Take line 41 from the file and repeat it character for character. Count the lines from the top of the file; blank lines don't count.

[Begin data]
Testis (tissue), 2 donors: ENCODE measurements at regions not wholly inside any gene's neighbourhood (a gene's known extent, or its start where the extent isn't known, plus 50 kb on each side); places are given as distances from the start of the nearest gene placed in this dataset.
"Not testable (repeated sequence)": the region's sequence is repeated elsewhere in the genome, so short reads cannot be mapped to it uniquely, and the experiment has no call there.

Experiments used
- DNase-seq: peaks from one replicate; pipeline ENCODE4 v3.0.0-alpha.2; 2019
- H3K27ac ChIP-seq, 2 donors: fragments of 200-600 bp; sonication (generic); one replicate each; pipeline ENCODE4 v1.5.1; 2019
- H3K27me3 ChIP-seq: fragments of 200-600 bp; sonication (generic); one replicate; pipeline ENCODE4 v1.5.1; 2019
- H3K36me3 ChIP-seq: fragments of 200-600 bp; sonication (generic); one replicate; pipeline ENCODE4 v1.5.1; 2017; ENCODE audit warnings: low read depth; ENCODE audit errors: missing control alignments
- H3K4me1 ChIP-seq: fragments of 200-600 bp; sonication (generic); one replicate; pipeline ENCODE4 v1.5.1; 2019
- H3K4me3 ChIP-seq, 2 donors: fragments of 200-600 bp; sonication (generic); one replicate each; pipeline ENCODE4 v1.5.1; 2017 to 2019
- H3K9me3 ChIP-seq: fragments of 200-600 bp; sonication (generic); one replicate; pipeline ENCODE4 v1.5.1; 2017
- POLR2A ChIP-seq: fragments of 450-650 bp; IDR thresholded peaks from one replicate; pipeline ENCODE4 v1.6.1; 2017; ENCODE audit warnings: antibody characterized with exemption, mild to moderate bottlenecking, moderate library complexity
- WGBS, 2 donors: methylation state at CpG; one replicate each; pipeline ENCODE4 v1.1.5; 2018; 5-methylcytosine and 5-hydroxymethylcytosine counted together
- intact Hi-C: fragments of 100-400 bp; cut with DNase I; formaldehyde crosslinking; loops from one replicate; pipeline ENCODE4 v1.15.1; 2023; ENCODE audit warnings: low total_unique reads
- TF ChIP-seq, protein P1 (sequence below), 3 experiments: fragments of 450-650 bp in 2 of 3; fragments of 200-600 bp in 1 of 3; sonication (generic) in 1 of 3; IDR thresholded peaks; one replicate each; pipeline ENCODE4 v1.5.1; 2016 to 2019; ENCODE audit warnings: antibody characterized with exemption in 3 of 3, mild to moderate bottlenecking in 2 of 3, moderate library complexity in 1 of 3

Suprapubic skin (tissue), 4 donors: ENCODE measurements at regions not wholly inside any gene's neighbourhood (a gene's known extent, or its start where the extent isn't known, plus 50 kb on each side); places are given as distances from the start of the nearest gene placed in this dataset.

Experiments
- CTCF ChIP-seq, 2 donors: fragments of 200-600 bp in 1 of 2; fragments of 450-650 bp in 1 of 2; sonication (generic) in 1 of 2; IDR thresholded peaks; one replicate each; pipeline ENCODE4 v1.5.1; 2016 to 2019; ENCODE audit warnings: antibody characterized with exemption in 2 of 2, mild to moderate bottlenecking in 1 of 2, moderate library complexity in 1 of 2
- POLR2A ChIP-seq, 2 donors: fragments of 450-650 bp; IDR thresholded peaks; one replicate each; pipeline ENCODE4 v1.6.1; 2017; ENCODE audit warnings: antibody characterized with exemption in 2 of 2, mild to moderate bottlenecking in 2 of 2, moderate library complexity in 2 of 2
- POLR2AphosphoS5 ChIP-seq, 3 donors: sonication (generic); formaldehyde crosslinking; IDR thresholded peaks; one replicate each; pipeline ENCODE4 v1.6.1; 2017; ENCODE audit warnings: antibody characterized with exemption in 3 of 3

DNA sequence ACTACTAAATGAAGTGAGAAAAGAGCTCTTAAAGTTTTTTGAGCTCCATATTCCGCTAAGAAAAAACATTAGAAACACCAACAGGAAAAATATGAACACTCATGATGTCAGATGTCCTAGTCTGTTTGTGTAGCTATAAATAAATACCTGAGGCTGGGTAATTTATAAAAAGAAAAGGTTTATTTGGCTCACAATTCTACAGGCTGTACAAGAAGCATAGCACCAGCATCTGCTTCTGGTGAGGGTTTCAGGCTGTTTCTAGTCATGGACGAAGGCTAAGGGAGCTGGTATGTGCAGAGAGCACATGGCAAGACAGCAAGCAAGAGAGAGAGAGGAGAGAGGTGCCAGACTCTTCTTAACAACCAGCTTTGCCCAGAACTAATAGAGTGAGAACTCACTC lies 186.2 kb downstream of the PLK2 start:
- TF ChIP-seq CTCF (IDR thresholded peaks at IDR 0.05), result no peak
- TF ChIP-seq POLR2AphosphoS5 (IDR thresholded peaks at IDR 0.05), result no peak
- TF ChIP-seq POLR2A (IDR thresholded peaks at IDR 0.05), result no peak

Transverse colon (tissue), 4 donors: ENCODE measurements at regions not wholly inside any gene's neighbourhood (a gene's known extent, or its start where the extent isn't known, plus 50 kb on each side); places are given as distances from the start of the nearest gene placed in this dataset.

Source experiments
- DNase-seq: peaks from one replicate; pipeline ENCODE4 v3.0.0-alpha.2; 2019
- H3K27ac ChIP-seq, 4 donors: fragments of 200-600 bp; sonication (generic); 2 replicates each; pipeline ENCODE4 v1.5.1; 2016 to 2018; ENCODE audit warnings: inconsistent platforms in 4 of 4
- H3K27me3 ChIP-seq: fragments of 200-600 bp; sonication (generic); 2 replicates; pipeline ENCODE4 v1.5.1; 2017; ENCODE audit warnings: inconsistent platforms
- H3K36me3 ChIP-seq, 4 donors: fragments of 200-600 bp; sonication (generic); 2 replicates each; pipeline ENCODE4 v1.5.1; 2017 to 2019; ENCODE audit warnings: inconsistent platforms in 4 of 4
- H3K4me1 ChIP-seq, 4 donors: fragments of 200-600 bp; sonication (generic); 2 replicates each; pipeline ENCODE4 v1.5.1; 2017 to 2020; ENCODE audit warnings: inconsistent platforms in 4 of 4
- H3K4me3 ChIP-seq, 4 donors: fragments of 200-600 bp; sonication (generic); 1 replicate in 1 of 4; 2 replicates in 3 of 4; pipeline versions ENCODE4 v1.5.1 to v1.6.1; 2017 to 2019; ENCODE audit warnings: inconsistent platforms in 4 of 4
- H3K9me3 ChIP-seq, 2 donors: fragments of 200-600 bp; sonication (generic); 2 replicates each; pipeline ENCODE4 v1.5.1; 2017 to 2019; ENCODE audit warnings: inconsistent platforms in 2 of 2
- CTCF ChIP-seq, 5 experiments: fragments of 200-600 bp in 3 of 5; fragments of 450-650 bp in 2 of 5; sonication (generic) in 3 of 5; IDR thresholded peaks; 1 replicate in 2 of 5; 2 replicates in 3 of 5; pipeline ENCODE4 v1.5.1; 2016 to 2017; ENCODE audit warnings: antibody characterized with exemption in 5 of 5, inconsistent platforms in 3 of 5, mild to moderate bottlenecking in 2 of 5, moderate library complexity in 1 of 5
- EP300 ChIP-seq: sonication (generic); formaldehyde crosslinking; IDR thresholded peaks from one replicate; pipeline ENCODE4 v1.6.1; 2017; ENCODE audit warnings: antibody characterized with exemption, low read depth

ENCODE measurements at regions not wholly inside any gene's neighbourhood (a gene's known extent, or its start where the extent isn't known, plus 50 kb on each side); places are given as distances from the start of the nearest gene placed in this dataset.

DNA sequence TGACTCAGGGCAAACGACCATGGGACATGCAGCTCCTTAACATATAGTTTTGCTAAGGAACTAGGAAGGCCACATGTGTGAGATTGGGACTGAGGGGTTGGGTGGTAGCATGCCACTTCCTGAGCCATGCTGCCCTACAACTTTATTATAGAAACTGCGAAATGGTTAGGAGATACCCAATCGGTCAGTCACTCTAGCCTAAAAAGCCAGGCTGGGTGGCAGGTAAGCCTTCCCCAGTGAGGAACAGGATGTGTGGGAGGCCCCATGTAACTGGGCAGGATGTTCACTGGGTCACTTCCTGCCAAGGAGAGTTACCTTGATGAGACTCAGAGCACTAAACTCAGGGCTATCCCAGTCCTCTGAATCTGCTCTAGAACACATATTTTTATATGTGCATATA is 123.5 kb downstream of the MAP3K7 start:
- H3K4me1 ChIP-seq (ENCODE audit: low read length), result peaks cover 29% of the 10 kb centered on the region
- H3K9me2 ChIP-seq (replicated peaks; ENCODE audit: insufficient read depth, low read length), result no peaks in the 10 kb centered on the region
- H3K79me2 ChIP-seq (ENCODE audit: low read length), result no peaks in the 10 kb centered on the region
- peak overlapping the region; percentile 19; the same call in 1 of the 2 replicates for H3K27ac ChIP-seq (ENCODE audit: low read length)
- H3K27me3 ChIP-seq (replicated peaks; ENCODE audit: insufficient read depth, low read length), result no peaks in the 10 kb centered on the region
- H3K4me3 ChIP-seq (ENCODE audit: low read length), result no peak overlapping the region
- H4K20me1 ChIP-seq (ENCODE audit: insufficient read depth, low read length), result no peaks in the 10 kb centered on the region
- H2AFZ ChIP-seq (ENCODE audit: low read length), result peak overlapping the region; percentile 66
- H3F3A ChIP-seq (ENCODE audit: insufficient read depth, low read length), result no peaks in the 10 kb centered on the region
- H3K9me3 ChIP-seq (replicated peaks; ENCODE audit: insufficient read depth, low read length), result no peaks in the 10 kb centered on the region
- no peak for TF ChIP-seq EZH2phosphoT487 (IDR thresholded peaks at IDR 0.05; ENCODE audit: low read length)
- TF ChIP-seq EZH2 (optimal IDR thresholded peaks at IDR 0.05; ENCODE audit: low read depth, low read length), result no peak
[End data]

- H3K27me3 ChIP-seq (replicated peaks; ENCODE audit: insufficient read depth, low read length), result no peaks in the 10 kb centered on the region